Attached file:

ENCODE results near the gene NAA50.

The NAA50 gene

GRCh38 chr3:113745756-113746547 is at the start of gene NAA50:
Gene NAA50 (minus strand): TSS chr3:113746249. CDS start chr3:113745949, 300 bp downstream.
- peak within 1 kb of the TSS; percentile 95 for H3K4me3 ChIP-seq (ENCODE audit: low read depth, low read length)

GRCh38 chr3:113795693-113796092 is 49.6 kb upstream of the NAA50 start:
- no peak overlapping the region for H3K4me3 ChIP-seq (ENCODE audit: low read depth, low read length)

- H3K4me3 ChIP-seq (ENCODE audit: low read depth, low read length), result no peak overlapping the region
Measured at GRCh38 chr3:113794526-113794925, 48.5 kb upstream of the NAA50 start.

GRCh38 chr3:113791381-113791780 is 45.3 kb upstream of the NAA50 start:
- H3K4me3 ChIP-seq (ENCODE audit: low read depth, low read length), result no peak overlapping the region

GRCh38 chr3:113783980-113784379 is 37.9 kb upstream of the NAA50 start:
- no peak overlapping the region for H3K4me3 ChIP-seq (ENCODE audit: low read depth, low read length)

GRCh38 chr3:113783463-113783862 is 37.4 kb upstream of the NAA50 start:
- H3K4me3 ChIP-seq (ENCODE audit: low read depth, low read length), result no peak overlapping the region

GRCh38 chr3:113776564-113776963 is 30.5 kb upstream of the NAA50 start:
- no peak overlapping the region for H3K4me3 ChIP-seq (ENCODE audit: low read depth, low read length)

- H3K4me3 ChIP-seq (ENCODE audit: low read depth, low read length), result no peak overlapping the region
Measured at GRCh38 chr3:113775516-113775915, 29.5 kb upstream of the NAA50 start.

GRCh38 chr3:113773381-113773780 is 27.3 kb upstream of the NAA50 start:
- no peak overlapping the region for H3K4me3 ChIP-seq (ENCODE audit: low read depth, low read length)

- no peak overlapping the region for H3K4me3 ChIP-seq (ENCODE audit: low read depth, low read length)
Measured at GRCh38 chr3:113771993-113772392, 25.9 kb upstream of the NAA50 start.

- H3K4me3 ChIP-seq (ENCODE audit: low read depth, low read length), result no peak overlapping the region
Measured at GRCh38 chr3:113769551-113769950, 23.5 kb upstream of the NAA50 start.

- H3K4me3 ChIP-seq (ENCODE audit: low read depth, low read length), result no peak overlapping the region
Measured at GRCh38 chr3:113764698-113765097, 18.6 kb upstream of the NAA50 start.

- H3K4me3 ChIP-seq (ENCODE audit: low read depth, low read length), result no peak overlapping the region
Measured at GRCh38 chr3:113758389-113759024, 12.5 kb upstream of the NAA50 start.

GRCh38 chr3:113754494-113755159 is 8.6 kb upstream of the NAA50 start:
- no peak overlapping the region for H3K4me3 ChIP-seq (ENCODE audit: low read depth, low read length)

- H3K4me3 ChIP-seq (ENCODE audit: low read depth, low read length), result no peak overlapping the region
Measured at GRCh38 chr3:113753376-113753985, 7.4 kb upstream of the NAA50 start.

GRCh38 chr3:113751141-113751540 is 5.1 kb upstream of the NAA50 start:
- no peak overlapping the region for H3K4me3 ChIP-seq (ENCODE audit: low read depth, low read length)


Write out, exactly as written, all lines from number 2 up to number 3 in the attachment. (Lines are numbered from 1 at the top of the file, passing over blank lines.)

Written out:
The NAA50 gene

GRCh38 chr3:113745756-113746547 is at the start of gene NAA50: